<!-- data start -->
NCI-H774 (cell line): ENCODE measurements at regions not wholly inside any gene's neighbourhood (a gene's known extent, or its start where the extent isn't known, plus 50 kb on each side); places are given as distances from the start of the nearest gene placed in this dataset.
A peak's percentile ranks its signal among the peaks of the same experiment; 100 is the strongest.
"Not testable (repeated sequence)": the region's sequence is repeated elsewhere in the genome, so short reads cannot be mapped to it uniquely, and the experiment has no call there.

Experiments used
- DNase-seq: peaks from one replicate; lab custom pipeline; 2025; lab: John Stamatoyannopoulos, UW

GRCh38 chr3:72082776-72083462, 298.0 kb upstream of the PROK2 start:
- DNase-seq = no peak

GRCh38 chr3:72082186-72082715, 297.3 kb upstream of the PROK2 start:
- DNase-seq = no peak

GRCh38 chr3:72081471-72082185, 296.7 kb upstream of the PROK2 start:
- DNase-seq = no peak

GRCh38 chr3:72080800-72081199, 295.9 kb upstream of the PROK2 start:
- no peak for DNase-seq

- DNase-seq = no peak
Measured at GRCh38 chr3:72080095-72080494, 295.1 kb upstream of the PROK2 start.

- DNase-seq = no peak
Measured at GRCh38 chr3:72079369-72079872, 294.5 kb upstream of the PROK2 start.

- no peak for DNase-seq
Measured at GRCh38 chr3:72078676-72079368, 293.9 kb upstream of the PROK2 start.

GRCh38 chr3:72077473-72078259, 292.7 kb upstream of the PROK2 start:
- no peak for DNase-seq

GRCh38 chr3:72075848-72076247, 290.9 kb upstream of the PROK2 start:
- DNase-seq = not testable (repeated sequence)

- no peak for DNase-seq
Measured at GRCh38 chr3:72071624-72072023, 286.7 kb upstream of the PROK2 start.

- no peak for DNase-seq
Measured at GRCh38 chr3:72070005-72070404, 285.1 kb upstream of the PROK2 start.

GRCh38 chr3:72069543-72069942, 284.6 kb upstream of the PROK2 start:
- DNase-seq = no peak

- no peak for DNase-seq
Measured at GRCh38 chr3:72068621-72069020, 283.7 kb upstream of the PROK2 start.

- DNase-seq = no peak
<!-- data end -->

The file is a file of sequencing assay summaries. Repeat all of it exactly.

NCI-H774 (cell line): ENCODE measurements at regions not wholly inside any gene's neighbourhood (a gene's known extent, or its start where the extent isn't known, plus 50 kb on each side); places are given as distances from the start of the nearest gene placed in this dataset.
A peak's percentile ranks its signal among the peaks of the same experiment; 100 is the strongest.
"Not testable (repeated sequence)": the region's sequence is repeated elsewhere in the genome, so short reads cannot be mapped to it uniquely, and the experiment has no call there.

Experiments used
- DNase-seq: peaks from one replicate; lab custom pipeline; 2025; lab: John Stamatoyannopoulos, UW

GRCh38 chr3:72082776-72083462, 298.0 kb upstream of the PROK2 start:
- DNase-seq = no peak

GRCh38 chr3:72082186-72082715, 297.3 kb upstream of the PROK2 start:
- DNase-seq = no peak

GRCh38 chr3:72081471-72082185, 296.7 kb upstream of the PROK2 start:
- DNase-seq = no peak

GRCh38 chr3:72080800-72081199, 295.9 kb upstream of the PROK2 start:
- no peak for DNase-seq

- DNase-seq = no peak
Measured at GRCh38 chr3:72080095-72080494, 295.1 kb upstream of the PROK2 start.

- DNase-seq = no peak
Measured at GRCh38 chr3:72079369-72079872, 294.5 kb upstream of the PROK2 start.

- no peak for DNase-seq
Measured at GRCh38 chr3:72078676-72079368, 293.9 kb upstream of the PROK2 start.

GRCh38 chr3:72077473-72078259, 292.7 kb upstream of the PROK2 start:
- no peak for DNase-seq

GRCh38 chr3:72075848-72076247, 290.9 kb upstream of the PROK2 start:
- DNase-seq = not testable (repeated sequence)

- no peak for DNase-seq
Measured at GRCh38 chr3:72071624-72072023, 286.7 kb upstream of the PROK2 start.

- no peak for DNase-seq
Measured at GRCh38 chr3:72070005-72070404, 285.1 kb upstream of the PROK2 start.

GRCh38 chr3:72069543-72069942, 284.6 kb upstream of the PROK2 start:
- DNase-seq = no peak

- no peak for DNase-seq
Measured at GRCh38 chr3:72068621-72069020, 283.7 kb upstream of the PROK2 start.

- DNase-seq = no peak